Even before the accusations against Kavanaugh were public, Marcus was so invested in battling him that she was coaching Democratic senators on how to fight him. After the testimony was reopened, she was pushing Democratic messaging about the need to delay the confirmation vote at least another week.

Between those articles, she argued that even though Blasey Ford had no evidence in support of her allegation, a full FBI investigation must be launched. (She does not believe an investigation of Reade’s accusation of a more recent event is necessary.)

One of her reasons was that the allegations against Kavanaugh — attempted rape — were more serious than those against Clarence Thomas, who was accused without evidence of sexual harassment. (She does not seem particularly concerned that the allegation against Biden — penetration of the vagina with fingers — is more serious than those against Kavanaugh or Thomas.) Admitting there was no corroboration for Ford’s story, although she believed it in any case, she thought that forcing Kavanaugh to answer questions about it would help clarify some issues. (She does not think any such abasement is necessary for Biden.)

We need the fullest possible airing of the accusation against Brett Kavanaugh,” Marcus argued on September 15, 2018. In this article, Marcus regurgitated every unsubstantiated claim made against Kavanaugh, despite the complete lack of evidence. She also revealed that she also believed Anita Hill, who also argued without evidence that Thomas had harassed her.

In Hill’s claim, also levied against an employer, her testimony was contradicted by evidence and testimony. Her colleagues said that if anyone harassed another, the direction was the opposite from what Hill had claimed. She claimed that Thomas relentlessly called her. Phone records showed the opposite. FBI agents reported that her story kept changing. That Marcus found herself on Hill’s side of the Thomas dispute, but not on Reade’s side in the Biden’s dispute, is telling.

Once Kavanaugh and Blasey Ford had testified, Marcus was even more convinced, despite the lack of any evidence in support of Blasey Ford’s claim and the new evidence in support of Kavanaugh’s denial in the form of contemporaneous calendars he kept of the summer in question. “Christine Blasey Ford’s testimony was devastating,” Marcus opined. In this article, she conceded the faulty memory and other problems displayed by Blasey Ford, but nevertheless Marcus had an emotional reaction to the testimony in her favor.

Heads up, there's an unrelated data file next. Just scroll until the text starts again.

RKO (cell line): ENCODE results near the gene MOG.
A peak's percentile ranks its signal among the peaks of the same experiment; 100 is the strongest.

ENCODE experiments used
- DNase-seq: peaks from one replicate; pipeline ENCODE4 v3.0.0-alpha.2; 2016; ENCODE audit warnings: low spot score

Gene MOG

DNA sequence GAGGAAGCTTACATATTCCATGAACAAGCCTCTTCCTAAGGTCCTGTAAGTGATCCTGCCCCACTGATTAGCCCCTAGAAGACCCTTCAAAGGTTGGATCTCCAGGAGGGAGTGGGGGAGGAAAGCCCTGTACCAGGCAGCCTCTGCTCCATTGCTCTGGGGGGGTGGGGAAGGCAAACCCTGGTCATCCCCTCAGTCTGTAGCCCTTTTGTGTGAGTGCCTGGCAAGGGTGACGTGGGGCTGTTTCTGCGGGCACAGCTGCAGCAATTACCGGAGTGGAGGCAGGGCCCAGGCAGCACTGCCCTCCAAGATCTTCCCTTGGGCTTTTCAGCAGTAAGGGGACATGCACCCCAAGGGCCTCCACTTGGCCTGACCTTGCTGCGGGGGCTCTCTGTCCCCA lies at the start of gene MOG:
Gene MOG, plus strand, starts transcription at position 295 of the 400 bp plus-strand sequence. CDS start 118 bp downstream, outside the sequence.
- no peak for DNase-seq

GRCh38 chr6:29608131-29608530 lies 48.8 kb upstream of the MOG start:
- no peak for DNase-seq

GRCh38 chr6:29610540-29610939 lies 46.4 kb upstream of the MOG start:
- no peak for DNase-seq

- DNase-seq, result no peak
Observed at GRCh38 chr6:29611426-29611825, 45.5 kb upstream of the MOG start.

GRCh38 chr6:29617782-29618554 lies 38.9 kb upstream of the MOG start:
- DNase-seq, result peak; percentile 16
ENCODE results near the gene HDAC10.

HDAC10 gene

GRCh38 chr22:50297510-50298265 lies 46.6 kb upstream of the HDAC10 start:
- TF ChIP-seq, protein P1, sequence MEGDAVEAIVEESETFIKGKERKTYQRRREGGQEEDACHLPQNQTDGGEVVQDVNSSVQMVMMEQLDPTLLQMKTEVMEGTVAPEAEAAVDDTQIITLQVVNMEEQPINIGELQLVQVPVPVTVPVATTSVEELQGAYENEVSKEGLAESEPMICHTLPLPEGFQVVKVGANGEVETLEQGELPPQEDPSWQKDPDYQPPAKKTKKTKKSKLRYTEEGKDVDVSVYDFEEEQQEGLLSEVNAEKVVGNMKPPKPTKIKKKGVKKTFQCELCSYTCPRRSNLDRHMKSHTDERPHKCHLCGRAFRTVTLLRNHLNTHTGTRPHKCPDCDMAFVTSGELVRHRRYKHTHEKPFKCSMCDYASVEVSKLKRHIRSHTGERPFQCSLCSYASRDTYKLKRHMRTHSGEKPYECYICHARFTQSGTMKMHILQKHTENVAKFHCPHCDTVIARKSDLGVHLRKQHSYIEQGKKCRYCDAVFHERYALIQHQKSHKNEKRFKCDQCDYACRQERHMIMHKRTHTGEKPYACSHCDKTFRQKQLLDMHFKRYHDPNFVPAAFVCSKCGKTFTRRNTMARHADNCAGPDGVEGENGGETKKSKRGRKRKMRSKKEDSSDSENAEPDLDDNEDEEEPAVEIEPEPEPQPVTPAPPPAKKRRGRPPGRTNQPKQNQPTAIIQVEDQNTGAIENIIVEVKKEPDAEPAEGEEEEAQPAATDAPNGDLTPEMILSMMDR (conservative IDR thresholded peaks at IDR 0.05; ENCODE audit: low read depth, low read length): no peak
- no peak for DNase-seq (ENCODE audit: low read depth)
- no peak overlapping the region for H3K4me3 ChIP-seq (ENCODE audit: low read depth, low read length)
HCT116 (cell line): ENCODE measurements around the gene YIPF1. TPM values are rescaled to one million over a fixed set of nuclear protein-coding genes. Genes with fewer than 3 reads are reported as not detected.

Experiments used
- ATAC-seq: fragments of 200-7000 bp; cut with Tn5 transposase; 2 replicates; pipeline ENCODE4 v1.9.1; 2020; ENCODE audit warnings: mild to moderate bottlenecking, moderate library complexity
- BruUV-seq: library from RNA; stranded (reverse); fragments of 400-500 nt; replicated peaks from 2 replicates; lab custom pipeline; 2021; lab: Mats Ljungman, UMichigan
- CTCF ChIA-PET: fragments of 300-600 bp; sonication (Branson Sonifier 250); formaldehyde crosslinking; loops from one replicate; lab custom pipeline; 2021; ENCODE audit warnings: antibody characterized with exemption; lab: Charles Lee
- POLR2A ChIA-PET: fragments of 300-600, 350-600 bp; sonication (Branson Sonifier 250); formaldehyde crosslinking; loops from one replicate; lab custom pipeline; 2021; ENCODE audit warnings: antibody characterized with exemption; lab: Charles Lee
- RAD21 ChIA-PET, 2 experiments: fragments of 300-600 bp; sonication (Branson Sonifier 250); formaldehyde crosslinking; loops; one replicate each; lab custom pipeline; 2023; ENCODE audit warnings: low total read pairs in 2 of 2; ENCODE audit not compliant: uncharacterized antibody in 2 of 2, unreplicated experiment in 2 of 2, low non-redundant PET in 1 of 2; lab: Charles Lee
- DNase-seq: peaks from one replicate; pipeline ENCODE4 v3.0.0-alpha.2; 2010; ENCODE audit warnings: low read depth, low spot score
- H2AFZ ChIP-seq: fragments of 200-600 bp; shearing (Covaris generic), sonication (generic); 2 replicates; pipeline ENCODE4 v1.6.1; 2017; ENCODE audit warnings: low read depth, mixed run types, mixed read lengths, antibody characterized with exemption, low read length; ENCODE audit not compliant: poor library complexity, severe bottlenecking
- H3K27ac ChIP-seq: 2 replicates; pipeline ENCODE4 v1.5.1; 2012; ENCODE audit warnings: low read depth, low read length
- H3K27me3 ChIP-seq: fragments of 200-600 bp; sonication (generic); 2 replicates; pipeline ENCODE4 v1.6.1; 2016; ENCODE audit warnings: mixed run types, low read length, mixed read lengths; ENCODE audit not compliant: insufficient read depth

Marcus also wrote the Washington Post classic, “Does it matter what Kavanaugh did in high school? Well, yes.” In this article she attempted to justify the unseemly poring over of teenage jokes in yearbooks and other invasions of a former high schooler’s adolescence. Yet with Biden, who was accused of sexual assault dating to his time as a U.S. Senator when he was in his 50s, Marcus sees no benefit from investigating the matter.

Disposing Of Reade

This brings us, finally, to Marcus’s public disposal of the Reade allegation. It is absolutely stunning. It would be hilarious, if it weren’t so despicable what she and her colleagues did to Kavanaugh’s life.

She concedes that Reade’s allegation of sexual assault is “difficult and important,” particularly for those who believed Blasey Ford. She says she “concluded” in her book that Blasey Ford was telling the truth that Kavanaugh was an attempted rapist. She echoes Blasey Ford and Katz’s demand that Kavanaugh must forever defamed with an “asterisk” next to his name.

Nevertheless, she says she’s going to make a “good-faith effort to grapple with the seriousness of, and flaws in, the Reade allegations.” She asserts, without evidence and in contradiction of evidence, that Ford’s allegations are “on balance stronger” and simply doesn’t believe that what Reade claimed happened, happened.

Marcus, who supported Hill, Blasey Ford, and Swetnick — but not former Democratic Sen. Al Franken’s accusers — says that it’s important to note that everyone suffers from biases, that outrage only over misbehavior by those with ideological differences is hypocritical, and skepticism about accusations only when made against those whose politics you share is intellectually dishonest.

With that performative throat clearing out of the way, Marcus sets out to defend Biden and disparage Reade. It turns out #BelieveAllWomen, the metric the Post and other media outlets used to convict Kavanaugh with no evidence, is now “a dumb hashtag and a dumber approach to inevitably complex, fact-bound situations.”

Marcus admits Reade has support for her claim that Blasey Ford never had. Reade told her mother, her brother, and a friend. Reade says she filed a complaint with Senate officials and complained to Biden’s staff, but Marcus doubts that. Nevertheless, she admits, “the contemporaneous evidence is inconclusive but stronger than that in the Kavanaugh case.” She quickly explains that this is no surprise, since Blasey Ford already admitted she never told anyone anything for several decades.

Marcus says Reade’s failure to share therapist notes with the Post is sketchy since Ford made her therapist notes available “to reporters.” That’s not quite right. Even with the friendliest reporters imaginable, Blasey Ford allowed only a select portion of the relevant notes, according to the friendly reporters themselves.

As for Blasey Ford, under oath she testified that she didn’t remember whether she showed Brown the therapist’s notes or her own summary of the notes. In either case, she flat-out refused to provide those notes to Senate investigators, even while claiming she wanted a full investigation.